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Bon Jovi makes "Stand" with Iranian protest video

 Singer Jon Bon Jovi speaks during the Service Nation Summit in New York, September 12, 2008. REUTERS/Chip East - Reuters
Singer Jon Bon Jovi speaks during the Service Nation Summit in New York, September 12, 2008. REUTERS/Chip East
— image credit: Reuters

By Gary Graff

DETROIT (Billboard) - A new version of Ben E. King's "Stand By Me" featuring Jon Bon Jovi dueting in Farsi with exiled Iranian singer Andy Madadian, is making the rounds as an online video.

The track's co-producer, Don Was, says the video is meant to send "a musical message of worldwide solidarity" to the Iranian people in the aftermath of the country's recent disputed election.

Was tells Billboard.com that the session, which took place last Wednesday in Los Angeles, was spurred by a conversation he had with Madadian about "whether there was something we could do just to send out a little message of solidarity, remembering the '60s, believing music can change things."

When they arrived to record the song, they found Bon Jovi, guitarist Richie Sambora and John Shanks, who's producing their next album, sitting outside and having lunch.

"They asked what we were doing, I told them, and Jon said, 'Look, man, if you do it right now we'll do it with you,'" Was recalls. "So we did."

Madadian -- who's lived in the U.S. since the Iranian revolution of 1979 -- and Bon Jovi duet on the song, with both men singing the first verse in Farsi. Sambora plays a guitar solo, with Was on bass, Patrick Leonard on keyboards and Jeff Rothchild on drums.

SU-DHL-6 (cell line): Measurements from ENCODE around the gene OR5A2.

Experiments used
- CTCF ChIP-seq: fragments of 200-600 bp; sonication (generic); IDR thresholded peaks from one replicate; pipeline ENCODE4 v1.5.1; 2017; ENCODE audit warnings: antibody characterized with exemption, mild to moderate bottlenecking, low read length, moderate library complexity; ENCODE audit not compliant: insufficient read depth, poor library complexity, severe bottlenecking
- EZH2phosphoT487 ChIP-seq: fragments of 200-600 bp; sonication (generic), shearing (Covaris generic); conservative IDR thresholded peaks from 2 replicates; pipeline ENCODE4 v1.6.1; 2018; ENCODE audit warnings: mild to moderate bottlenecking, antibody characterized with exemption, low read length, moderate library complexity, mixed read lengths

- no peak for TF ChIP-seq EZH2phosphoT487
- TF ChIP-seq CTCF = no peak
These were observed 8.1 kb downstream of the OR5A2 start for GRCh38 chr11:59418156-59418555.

"We just cut it," Was says, "and the video is the session. It took about four hours and just fell into place nicely." The video, which features footage and still photos from the session, went up on Was' portion of My Damn Channel (http://www.mydamnchannel.com) on Saturday and was quickly disseminated via MySpace, Facebook, Twitter and other sites. At the end of the video Madadian and Bon Jovi stand next to each other, with the latter holding a sign saying "We are one" in Farsi.

"It is not for sale," Was says. "It wasn't intended to be on the Billboard charts, wasn't meant to be a hit record or even pressed on a CD. It's intended to be downloaded and shared by the Iranian people. The whole idea was to get it into Iran and tell them...to carry on, that the world is watching and we're with you."

(Editing by Dean Goodman at Reuters)

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